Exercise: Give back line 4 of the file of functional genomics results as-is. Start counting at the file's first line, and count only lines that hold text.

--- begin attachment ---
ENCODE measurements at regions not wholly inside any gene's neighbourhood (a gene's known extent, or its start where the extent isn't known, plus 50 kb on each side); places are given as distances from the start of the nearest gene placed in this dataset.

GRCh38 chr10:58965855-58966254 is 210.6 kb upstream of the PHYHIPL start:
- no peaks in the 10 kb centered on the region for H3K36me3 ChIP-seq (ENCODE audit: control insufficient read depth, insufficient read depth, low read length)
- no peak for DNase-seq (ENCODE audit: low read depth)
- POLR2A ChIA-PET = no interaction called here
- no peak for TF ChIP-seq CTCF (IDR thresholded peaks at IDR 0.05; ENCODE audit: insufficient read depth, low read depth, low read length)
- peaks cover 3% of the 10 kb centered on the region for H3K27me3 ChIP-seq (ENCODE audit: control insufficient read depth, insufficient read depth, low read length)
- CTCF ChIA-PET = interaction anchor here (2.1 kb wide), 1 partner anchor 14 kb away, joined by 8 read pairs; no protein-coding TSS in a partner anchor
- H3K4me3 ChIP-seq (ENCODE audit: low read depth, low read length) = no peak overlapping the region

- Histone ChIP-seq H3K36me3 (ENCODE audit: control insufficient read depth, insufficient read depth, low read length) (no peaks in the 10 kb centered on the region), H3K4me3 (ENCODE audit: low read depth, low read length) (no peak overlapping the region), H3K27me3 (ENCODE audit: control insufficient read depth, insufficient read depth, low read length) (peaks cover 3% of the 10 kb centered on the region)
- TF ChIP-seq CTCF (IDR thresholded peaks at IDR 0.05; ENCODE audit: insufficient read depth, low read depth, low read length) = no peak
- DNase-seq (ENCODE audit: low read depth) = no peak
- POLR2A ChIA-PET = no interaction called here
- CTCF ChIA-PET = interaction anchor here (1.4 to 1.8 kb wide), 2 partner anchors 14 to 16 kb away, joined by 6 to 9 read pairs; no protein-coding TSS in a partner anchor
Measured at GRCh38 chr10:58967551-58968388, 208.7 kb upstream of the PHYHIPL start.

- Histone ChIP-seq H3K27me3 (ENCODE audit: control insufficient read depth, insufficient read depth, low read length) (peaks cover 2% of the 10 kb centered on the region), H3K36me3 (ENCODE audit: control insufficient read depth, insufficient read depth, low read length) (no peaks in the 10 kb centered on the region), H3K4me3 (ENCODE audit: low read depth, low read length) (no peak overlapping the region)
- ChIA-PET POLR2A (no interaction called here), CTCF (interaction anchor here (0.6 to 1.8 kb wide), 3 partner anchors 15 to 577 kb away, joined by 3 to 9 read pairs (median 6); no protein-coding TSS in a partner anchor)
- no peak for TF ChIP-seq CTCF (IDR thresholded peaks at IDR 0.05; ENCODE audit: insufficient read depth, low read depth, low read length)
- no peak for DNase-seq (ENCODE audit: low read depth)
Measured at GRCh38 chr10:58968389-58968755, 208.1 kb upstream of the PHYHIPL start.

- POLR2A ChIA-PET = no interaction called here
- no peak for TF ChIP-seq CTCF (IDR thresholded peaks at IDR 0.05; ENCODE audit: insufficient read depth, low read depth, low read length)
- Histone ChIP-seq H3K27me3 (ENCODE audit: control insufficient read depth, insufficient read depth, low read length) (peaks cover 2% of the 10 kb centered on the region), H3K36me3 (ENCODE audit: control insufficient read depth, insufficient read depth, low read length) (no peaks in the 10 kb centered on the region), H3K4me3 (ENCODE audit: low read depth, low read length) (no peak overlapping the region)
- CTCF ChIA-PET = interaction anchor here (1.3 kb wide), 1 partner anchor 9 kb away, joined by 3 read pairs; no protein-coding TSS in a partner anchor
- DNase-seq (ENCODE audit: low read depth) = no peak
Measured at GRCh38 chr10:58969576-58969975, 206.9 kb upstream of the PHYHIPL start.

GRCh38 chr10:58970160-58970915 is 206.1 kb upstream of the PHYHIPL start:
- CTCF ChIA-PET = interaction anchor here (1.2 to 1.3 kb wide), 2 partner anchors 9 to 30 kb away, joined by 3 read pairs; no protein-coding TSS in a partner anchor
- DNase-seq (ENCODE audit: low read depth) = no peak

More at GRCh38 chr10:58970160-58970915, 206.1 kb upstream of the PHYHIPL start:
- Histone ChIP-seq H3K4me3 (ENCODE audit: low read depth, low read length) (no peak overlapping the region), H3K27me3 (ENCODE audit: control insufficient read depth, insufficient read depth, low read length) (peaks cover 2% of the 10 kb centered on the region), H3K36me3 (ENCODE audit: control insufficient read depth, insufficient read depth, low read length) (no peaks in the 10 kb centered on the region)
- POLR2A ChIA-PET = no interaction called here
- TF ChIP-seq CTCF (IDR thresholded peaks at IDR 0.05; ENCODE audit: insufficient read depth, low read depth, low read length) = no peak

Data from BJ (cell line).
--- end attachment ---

- no peak for DNase-seq (ENCODE audit: low read depth)